Imprints of brains stamped on the insides of ancestral skulls (called endocasts) provide clues about the evolution of intelligence. The same kinds of analyses used to examine the bumps and grooves on the brains of apes, early ancestors, and modern people have been used to study the cerebral cortex of Albert Einstein.
Although the size of Einstein’s brain was average, the form of his cortex was extraordinary. Einstein’s brain verifies that, in addition to increased brain size during human evolution, alterations in the brain’s wiring were crucial for the emergence of complex thinking.
This is reflected in the archeological record of material culture, which progressed from simple stone tools in early ancestors to the relatively recent invention of reading in Homo sapiens and the subsequent development of complex problem solving, like Einstein’s theory of relativity.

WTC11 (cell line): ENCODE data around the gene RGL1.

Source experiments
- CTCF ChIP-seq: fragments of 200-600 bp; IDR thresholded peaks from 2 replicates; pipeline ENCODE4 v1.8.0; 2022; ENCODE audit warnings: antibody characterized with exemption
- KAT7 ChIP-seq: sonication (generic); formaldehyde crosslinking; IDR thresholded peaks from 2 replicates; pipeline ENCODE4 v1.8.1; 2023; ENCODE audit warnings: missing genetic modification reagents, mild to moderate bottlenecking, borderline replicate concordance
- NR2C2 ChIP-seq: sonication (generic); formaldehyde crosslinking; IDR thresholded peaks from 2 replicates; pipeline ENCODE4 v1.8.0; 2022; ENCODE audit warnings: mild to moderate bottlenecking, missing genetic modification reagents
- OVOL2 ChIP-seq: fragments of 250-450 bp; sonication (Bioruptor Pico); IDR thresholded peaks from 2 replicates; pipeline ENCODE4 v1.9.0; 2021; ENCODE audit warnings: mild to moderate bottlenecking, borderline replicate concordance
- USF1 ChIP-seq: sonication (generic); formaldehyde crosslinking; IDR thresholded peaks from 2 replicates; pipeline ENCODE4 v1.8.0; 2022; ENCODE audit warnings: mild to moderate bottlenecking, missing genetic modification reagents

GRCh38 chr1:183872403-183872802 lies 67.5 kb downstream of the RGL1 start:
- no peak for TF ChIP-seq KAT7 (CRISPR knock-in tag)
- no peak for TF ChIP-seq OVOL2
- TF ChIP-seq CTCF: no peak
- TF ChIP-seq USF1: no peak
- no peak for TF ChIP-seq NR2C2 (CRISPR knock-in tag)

In this lecture, Dr. Dean Falk of Florida State University will discuss the latest understanding of the evolution of human intelligence – past, present, and future. Falk has directed research on the brains (or traces of them in fossilized skulls) of apes, prehistoric human relatives, and relatively recent humans including Homo floresiensis (aka “Hobbit”) and Albert Einstein.
This lecture is co-sponsored by the Houston Museum of Natural Science and generously supported by Ann and Gordon Getty, Camilla and George Smith, and the Brown Foundation, Inc.